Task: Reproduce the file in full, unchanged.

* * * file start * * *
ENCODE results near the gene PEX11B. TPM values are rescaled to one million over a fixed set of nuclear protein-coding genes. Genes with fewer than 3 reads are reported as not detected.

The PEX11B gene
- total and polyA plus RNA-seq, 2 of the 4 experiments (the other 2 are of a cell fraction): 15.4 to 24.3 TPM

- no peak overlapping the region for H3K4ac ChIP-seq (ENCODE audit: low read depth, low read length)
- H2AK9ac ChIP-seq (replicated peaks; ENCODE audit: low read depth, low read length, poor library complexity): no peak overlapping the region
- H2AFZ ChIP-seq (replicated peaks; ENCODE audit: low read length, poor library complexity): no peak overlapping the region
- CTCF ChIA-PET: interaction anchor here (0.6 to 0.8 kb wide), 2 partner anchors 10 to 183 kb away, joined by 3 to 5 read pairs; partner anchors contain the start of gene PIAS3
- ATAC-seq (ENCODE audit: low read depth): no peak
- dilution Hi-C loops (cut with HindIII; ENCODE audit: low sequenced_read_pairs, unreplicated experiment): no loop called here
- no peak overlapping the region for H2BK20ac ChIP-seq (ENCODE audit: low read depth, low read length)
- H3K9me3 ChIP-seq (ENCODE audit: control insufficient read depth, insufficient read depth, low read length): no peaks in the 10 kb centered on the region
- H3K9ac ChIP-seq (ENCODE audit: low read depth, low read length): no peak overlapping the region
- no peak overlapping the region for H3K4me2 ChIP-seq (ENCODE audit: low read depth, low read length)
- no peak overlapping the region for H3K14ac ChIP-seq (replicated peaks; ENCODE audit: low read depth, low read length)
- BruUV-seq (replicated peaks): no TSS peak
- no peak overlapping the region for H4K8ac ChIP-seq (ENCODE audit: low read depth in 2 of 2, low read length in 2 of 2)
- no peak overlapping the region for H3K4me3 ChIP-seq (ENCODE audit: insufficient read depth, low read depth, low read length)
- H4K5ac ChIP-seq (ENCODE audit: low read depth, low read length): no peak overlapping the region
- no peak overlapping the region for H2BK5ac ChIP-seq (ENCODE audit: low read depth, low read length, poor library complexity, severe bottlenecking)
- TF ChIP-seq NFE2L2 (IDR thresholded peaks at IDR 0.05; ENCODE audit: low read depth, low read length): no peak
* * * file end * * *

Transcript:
ENCODE results near the gene PEX11B. TPM values are rescaled to one million over a fixed set of nuclear protein-coding genes. Genes with fewer than 3 reads are reported as not detected.

The PEX11B gene
- total and polyA plus RNA-seq, 2 of the 4 experiments (the other 2 are of a cell fraction): 15.4 to 24.3 TPM

- no peak overlapping the region for H3K4ac ChIP-seq (ENCODE audit: low read depth, low read length)
- H2AK9ac ChIP-seq (replicated peaks; ENCODE audit: low read depth, low read length, poor library complexity): no peak overlapping the region
- H2AFZ ChIP-seq (replicated peaks; ENCODE audit: low read length, poor library complexity): no peak overlapping the region
- CTCF ChIA-PET: interaction anchor here (0.6 to 0.8 kb wide), 2 partner anchors 10 to 183 kb away, joined by 3 to 5 read pairs; partner anchors contain the start of gene PIAS3
- ATAC-seq (ENCODE audit: low read depth): no peak
- dilution Hi-C loops (cut with HindIII; ENCODE audit: low sequenced_read_pairs, unreplicated experiment): no loop called here
- no peak overlapping the region for H2BK20ac ChIP-seq (ENCODE audit: low read depth, low read length)
- H3K9me3 ChIP-seq (ENCODE audit: control insufficient read depth, insufficient read depth, low read length): no peaks in the 10 kb centered on the region
- H3K9ac ChIP-seq (ENCODE audit: low read depth, low read length): no peak overlapping the region
- no peak overlapping the region for H3K4me2 ChIP-seq (ENCODE audit: low read depth, low read length)
- no peak overlapping the region for H3K14ac ChIP-seq (replicated peaks; ENCODE audit: low read depth, low read length)
- BruUV-seq (replicated peaks): no TSS peak
- no peak overlapping the region for H4K8ac ChIP-seq (ENCODE audit: low read depth in 2 of 2, low read length in 2 of 2)
- no peak overlapping the region for H3K4me3 ChIP-seq (ENCODE audit: insufficient read depth, low read depth, low read length)
- H4K5ac ChIP-seq (ENCODE audit: low read depth, low read length): no peak overlapping the region
- no peak overlapping the region for H2BK5ac ChIP-seq (ENCODE audit: low read depth, low read length, poor library complexity, severe bottlenecking)
- TF ChIP-seq NFE2L2 (IDR thresholded peaks at IDR 0.05; ENCODE audit: low read depth, low read length): no peak